Securing your Business Office365

Hackers now research businesses and individuals to work out the best attack. No longer is it just a wrongly spelt email entirely giving away that it's a fake. These days attacks can come from everywhere.....the only thing protecting your email is a mere password that you probably named after a football team, a pet or your car.

We spend time installing Antivirus, Firewalls and encryption on your laptop and browsing safe online and we forget that while our computer is off, someone could still be trying to access our email accounts online.

Who would benefit from hacking me? This is the most common asked question after it has happened.

The truth is, it doesn't matter. Sometimes it's a kid in their early teens just trying to see if they can hack, other times it's more serious.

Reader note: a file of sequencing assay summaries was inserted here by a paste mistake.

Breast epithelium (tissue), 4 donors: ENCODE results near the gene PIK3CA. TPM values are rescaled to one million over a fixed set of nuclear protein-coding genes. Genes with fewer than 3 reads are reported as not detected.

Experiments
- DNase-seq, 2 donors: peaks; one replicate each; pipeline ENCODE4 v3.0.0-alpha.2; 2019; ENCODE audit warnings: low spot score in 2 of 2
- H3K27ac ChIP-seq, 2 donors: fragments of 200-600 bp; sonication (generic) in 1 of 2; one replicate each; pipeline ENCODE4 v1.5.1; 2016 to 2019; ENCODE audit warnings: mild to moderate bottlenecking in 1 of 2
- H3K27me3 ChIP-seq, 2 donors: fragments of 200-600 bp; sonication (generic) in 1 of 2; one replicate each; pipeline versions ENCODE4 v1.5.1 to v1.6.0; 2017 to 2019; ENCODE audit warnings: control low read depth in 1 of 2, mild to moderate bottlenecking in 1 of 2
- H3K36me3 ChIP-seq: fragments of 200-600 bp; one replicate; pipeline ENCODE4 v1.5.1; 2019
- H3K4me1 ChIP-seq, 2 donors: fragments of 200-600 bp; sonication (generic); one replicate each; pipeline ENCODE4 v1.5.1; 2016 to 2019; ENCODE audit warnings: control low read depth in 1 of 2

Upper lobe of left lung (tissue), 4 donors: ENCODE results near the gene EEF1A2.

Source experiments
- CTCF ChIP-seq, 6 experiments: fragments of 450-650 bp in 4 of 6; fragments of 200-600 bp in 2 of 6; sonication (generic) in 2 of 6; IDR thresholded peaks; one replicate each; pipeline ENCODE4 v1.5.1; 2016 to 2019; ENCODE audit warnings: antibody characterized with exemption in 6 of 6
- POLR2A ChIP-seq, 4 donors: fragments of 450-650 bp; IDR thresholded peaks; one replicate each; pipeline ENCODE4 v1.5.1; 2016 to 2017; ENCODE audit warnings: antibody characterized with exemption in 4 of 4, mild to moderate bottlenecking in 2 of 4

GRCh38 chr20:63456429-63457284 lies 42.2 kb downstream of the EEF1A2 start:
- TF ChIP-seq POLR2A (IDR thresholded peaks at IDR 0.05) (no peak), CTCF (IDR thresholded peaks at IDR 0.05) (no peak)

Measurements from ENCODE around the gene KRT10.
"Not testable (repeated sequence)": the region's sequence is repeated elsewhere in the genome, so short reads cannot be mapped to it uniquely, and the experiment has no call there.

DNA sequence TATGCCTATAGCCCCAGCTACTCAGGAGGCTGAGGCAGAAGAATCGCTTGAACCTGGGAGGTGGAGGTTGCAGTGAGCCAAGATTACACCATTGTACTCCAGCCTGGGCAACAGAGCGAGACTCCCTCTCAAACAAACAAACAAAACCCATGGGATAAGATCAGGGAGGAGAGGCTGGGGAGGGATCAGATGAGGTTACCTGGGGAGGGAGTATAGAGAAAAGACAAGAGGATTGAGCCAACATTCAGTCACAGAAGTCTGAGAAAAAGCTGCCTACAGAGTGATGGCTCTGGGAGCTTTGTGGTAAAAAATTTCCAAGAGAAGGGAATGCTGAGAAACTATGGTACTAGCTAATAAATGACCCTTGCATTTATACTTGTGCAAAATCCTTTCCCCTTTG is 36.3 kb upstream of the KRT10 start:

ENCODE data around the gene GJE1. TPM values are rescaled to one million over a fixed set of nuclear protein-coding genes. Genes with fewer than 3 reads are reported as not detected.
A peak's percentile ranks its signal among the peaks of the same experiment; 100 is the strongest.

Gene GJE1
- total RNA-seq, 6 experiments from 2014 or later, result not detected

The most common symptoms after a successful attack is your email address has been used to contact everyone from your contact history (that's right, not your contact list). Your contact history is almost everyone you have ever emailed.


How would someone get my email password, I don't share it out? Well, we don't always know afterwards, the most common is that you clicked a scam email link or you used the same password on another website or...and this is the worst...A large company like Microsoft, Google or Yahoo etc. just gave away your passwords and will probably get round to admitting it in a few years.


What can you do that won't cost money? The solution is to turn on MFA (Multi-Factor Authentication) for all your Office365 email accounts or at least the important ones, and definitely, use it on the Global Administrator Accounts.

How do I do it?

Here are the guides

Office365 Admin Center

Learn how to set up multi-factor authentication for Office 365 users and manage the user settings.
 

Learn how to create an app password for programs that you want to connect to Office 365 when you use 2-step verification.
Office365 - How to White List a Domain
Dropbox Password Protect Links

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